And yet Mayor Bloomberg, despite this utter bullshit about "learning from other people's experiences," is allowing the city's various police forces (not just the NYPD, but also the MTA police department) to install a large and ever-growing number of surveillance cameras in public places: in MTA buses (122 buses so far, with 278 more to come); in the subways (1,600 cameras in 70 stations so far, with 2,000 more cameras in 70 additional stations to come); and on the streets of "Lower Manhattan," that is, everything below Canal Street (17 cameras so far, with almost 1,000 to come, plus access to the feeds from approximately 2,000 cameras that are or will be installed by private companies).
Mind you, all these new cameras are in addition to the 1,000 cameras that have existed in the New York City Housing Authority's buildings since 1997; the 1,000 cameras that the Department of Transportation has used on public streets since 1999; the 1,000 cameras that the MTA Police have used on top of and inside the city's various bridges and tunnels; and the untold numbers of cameras in the various helicopters (NYPD), spy planes (FBI, Air National Guard) and satellites (Department of Defense) that patrol, surveill and photograph New York from aerospace.
A great deal differentiates the new cameras from the old ones. Unlike the old ones, the new ones are being funded by huge grants from the Department of Homeland Security; the new ones will feed into a single centralized "watcher's booth"; and the feeds from the new ones will be run through sophisticated computer programs, certainly license-plate readers (as in London) and potentially face recognition software, as well. The "corporate" partners in the construction of a massive and intensive surveillance system in New York City are among the biggest defense contractors in the world: Northrup Grumman and NICE (the "Lower Manhattan Security Initiative"), and Lockheed Martin (the subways).
And so this isn't simply a matter of the increasing surveillance of the people of New York (none of whom have voted for or even been asked about this intensive push), but also the militarization of American society. Here we speak quite literally: the surveillance camera is and has always been a piece of military hardware, and it operates according to military "rules of engagement" (everyone is a potential threat) rather than the principles of law enforcement (one only surveills people previously identified as "suspects" and under careful judicial oversight). Given the close relationship between America and England -- at the local level (surveillance cameras aimed at everyone) as well as at the global level (their "alliance" against "terrorism" in Iraq and Afghanistan) -- one might even refer here to the militarization of the entire Anglo-American world.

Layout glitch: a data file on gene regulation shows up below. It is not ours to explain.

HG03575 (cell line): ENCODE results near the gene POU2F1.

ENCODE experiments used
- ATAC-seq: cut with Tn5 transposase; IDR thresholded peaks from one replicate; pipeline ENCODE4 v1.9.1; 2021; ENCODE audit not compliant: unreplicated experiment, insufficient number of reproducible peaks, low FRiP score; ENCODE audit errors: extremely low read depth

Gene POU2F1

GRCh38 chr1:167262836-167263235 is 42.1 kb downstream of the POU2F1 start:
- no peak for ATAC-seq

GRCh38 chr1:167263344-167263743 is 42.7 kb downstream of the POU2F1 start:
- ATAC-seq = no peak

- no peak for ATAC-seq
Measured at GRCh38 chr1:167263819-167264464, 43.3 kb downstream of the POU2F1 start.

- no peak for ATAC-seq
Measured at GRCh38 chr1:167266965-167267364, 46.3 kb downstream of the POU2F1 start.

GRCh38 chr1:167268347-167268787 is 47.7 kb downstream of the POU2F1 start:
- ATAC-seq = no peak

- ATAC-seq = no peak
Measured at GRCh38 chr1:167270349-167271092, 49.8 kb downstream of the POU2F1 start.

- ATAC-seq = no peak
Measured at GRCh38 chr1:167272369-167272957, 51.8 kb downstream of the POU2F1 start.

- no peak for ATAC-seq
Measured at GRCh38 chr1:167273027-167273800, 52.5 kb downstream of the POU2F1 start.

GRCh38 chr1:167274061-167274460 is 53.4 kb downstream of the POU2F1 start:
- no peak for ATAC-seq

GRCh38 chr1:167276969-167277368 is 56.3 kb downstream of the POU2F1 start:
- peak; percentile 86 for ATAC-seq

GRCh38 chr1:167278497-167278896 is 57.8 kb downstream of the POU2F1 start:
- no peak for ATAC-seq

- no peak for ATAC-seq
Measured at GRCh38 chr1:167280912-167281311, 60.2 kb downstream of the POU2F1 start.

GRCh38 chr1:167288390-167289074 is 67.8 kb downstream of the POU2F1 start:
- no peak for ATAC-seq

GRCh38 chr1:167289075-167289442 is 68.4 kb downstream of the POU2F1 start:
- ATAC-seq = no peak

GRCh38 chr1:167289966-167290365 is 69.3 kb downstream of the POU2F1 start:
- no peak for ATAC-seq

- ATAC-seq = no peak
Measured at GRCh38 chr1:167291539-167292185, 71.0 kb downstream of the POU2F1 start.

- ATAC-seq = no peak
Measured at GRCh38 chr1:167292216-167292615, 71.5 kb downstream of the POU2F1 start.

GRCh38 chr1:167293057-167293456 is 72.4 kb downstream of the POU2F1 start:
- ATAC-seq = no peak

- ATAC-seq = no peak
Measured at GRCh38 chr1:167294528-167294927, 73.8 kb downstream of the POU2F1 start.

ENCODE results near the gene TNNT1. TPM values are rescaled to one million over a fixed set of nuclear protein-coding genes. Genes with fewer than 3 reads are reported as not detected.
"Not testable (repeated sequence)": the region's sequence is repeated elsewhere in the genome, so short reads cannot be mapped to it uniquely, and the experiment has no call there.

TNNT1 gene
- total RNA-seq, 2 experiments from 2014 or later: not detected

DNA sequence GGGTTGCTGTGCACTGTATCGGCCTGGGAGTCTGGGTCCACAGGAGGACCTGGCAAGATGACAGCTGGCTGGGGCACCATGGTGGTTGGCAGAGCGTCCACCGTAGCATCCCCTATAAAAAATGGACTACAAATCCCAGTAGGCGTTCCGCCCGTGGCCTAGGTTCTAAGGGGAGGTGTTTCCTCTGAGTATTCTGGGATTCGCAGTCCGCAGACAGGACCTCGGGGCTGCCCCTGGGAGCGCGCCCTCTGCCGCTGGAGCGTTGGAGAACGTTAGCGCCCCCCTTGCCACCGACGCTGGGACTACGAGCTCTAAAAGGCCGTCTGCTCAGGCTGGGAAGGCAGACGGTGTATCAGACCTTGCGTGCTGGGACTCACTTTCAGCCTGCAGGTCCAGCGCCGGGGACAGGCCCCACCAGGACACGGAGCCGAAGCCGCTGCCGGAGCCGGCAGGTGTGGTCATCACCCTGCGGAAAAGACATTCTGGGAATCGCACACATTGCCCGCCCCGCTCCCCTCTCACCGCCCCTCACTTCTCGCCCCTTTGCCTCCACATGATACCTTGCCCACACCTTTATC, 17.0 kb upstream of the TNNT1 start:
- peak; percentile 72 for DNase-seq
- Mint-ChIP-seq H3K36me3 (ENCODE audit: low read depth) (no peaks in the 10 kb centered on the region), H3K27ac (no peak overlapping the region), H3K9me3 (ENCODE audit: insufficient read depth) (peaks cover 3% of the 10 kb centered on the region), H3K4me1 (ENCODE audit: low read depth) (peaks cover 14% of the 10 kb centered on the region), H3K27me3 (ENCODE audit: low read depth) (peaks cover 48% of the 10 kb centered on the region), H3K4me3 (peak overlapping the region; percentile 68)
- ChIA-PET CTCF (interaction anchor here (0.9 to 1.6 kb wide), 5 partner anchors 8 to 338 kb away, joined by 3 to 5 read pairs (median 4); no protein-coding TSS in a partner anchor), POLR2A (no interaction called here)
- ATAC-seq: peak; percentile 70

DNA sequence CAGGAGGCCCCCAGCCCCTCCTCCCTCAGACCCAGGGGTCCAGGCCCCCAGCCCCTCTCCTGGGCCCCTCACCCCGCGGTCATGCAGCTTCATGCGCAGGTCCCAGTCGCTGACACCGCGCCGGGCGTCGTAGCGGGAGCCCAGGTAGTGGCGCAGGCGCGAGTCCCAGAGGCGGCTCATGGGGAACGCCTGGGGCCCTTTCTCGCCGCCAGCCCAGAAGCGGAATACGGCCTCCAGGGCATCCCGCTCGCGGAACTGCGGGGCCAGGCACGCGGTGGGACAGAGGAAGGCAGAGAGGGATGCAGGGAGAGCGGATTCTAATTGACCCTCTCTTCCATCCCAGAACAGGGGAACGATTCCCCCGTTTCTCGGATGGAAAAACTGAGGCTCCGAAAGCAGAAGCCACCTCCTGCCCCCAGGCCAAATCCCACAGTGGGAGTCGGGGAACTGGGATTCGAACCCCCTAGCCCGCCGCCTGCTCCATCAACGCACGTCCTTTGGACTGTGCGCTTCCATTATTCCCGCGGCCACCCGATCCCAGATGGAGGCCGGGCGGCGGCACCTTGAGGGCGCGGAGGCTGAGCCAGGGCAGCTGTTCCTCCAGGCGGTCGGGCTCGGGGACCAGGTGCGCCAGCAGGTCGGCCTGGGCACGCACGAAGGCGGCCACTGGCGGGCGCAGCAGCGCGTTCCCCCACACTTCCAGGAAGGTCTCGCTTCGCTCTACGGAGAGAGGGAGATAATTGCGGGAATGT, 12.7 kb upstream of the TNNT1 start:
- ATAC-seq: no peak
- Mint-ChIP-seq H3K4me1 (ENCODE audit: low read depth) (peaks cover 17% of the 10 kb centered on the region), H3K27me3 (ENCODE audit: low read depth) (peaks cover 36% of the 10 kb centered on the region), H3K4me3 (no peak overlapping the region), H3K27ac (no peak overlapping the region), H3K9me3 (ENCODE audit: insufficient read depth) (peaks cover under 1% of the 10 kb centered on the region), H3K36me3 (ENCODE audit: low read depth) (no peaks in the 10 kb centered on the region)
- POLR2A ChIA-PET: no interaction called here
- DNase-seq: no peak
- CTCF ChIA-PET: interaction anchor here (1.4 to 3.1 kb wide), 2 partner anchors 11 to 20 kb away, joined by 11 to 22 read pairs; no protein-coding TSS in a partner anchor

It is a mistake (at least a partial one) to think that the Anglo-American world is arming and surveilling itself to fight against "Islamic extremists." As Harold Meyerson recently pointed out in "China's Hot Stock: Orwell, Inc." -- an extraordinary article published in The Washington Post (19 September 2007) -- the Chinese government has installed even more police surveillance cameras in public places than its British counterpart has (there are 260,000 such cameras in Beijing alone); and, through Chinese companies incorporated in the United States, the Chinese government has received hundreds of millions of dollars in investments from Wall Street hedge funds. Meyerson notes: "Some Wall Street executives have even defended their investments by equating the Chinese surveillance system with the surveillance cameras of London and New York."
On one level, there is a huge and apparently irreconcilable difference between China, on the one hand, and the USA/UK alliance, on the other: the former is anti-democratic, while the latter is pro-democratic. But Meyerson points his readers to a level on which there is no real difference between the two: both are capitalist; one practices "Leninist capitalism," while the other practices "democratic capitalism." In both, surveillance (or, if you will, the militarization of society) is both good business and big business.
And so, Meyerson writes, "America must disenthrall itself from one of its most cherished myths: that capitalism and democracy go hand in hand, that the spread of markets inevitably means the coming of democracy." Unfortunately for his readers, Meyerson's sense of the significance of this realization is limited: "If it comes down to a choice in the Bush White House between capitalism and democracy, or even capitalism and our national interest, the smart money's on capitalism" (emphasis added). As everyone knows, NYC Mayor Bloomberg is not a pro-Bush Republican; as a matter of fact, this former Democrat, who became a Republican to run for mayor, has once again changed his registration and is now an Independent. As for Bloomberg's new friend, London's Mayor Ken Livingston: he's been known as "Red Ken" for years because of his Leftist political sympathies. And so, we must be clear on the fact that it isn't just George W. Bush who is busily cashiering democracy in favor of capitalism: it's the Democrats and Independents as well.
If we are really to form an effective anti-surveillance (that is, pro-privacy) movement -- either here in New York City, in London or in Beijing -- that movement must also be anti-capitalist and, of course, pro-democracy (direct democracy, not its "representative" simulation).
Surveillance Camera Players New York City 6 October 2007
 "CCTV" stands for "closed circuit television." Though surveillance systems can use both "closed" (hard-wired) or "open" (wireless) circuits, CCTV is a phrase that is used to refer to all video surveillance systems.